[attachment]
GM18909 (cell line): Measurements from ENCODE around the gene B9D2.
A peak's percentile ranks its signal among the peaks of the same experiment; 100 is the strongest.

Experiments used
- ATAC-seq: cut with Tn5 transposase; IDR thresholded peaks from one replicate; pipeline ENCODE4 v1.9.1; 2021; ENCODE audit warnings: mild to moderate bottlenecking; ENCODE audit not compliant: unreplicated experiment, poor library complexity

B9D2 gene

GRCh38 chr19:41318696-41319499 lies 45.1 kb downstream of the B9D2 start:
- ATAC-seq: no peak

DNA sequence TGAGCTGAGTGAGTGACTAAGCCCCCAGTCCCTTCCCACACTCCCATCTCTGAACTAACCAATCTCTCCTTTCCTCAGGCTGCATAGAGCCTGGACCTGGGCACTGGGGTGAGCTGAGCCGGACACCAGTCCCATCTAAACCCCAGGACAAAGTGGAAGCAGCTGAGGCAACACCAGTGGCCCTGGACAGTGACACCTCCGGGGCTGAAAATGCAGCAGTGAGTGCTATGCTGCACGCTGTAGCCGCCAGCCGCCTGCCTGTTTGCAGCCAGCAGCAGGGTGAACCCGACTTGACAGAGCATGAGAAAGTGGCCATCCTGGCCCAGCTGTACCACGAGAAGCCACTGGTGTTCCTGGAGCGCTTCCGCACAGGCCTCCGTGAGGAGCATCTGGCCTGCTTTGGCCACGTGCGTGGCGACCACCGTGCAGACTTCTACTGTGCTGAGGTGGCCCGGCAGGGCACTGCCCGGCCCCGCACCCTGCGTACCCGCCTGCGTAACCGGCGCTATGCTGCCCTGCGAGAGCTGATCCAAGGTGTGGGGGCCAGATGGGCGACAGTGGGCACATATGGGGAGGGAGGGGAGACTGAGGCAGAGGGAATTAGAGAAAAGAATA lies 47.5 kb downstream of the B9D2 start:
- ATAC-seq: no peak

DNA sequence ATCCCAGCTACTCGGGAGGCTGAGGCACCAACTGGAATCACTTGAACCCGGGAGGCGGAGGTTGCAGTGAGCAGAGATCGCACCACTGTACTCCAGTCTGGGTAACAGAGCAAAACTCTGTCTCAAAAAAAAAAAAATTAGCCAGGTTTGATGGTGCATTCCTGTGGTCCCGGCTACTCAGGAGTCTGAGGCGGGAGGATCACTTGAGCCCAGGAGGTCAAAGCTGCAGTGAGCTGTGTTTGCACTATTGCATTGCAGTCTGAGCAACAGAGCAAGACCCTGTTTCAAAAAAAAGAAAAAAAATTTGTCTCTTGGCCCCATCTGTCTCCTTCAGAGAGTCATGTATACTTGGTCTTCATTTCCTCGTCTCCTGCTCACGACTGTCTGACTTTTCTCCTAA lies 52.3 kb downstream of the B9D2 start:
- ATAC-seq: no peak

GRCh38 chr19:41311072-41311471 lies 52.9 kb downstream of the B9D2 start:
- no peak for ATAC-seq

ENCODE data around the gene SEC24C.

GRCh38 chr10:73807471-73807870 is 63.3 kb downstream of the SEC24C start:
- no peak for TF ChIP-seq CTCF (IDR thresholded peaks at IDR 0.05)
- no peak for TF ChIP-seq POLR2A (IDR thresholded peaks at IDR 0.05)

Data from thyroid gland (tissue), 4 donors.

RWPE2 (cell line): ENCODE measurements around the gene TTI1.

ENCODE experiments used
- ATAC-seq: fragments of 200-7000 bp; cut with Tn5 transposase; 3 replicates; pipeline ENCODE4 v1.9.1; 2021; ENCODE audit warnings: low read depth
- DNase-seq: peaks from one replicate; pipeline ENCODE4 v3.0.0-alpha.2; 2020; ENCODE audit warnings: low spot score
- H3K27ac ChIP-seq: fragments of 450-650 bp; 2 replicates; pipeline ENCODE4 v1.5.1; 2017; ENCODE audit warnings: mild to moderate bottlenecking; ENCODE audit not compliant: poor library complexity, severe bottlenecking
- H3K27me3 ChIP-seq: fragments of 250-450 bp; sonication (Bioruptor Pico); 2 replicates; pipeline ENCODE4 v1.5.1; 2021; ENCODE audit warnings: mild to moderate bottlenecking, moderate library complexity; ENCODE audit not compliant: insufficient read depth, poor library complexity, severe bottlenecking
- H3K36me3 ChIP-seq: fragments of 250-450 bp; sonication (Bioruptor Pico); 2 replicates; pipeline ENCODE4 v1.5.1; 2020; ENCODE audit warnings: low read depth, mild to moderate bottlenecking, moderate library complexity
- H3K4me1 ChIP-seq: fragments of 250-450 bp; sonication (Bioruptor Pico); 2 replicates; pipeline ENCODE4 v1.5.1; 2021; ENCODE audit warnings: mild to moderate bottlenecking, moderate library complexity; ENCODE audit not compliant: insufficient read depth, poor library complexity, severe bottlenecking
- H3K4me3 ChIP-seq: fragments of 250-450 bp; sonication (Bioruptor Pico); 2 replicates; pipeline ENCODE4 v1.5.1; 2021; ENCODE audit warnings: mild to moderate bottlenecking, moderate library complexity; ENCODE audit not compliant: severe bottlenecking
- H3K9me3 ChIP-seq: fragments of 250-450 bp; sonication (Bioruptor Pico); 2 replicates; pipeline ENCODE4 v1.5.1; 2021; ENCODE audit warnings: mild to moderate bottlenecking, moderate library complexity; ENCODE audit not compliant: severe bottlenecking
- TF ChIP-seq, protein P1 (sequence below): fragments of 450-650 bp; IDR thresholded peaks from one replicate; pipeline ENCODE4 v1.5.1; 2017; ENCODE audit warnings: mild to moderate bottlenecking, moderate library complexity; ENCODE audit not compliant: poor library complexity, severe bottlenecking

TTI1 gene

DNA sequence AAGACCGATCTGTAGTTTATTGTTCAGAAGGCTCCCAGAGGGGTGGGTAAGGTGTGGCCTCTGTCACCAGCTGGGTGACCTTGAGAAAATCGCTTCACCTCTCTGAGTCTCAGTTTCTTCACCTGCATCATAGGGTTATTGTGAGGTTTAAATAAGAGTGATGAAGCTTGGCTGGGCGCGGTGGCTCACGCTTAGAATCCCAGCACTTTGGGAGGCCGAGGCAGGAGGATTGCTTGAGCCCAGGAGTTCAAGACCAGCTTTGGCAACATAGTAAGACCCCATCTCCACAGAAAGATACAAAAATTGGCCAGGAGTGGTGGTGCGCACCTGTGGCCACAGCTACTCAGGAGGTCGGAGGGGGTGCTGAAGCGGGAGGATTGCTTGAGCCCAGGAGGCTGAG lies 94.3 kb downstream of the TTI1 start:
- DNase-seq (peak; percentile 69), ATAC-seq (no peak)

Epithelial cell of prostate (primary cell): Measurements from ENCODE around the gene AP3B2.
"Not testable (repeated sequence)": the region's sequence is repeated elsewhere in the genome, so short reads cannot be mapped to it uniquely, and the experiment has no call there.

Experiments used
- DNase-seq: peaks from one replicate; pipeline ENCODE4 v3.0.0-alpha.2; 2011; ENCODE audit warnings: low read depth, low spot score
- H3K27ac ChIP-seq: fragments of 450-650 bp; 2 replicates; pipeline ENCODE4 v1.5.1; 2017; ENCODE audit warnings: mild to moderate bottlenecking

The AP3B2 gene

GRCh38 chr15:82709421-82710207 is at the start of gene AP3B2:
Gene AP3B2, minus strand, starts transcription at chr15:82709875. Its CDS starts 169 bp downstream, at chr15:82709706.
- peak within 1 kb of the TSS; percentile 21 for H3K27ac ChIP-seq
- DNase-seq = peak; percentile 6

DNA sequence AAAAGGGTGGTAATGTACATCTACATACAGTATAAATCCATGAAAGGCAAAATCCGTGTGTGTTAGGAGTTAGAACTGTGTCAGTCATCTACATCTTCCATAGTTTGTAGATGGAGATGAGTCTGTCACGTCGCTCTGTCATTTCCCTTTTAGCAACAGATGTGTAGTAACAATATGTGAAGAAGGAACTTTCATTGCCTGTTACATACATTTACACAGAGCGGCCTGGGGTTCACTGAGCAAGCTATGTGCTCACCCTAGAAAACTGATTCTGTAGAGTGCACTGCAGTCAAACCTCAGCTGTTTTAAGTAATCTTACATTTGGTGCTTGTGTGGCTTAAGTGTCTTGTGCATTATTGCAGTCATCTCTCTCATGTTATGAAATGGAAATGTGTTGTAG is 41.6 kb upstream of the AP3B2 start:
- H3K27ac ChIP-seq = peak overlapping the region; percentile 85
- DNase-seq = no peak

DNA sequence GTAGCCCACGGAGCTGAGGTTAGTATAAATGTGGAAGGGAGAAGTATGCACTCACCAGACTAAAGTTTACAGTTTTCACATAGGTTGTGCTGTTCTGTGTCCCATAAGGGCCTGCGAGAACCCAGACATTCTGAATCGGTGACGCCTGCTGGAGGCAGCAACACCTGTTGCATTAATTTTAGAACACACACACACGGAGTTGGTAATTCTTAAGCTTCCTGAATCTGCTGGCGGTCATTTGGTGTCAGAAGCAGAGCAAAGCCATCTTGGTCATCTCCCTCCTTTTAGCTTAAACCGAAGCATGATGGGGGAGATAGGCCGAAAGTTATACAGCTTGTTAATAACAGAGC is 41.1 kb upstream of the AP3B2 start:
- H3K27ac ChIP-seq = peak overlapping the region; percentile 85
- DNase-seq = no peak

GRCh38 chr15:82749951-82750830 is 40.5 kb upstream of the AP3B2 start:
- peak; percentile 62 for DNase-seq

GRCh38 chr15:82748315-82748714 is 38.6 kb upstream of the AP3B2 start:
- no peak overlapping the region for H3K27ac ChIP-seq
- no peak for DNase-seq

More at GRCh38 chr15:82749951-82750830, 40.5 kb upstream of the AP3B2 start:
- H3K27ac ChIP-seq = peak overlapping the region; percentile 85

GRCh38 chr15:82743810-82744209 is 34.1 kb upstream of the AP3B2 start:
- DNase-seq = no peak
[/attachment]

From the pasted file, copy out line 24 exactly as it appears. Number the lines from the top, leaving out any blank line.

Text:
- H3K27me3 ChIP-seq: fragments of 250-450 bp; sonication (Bioruptor Pico); 2 replicates; pipeline ENCODE4 v1.5.1; 2021; ENCODE audit warnings: mild to moderate bottlenecking, moderate library complexity; ENCODE audit not compliant: insufficient read depth, poor library complexity, severe bottlenecking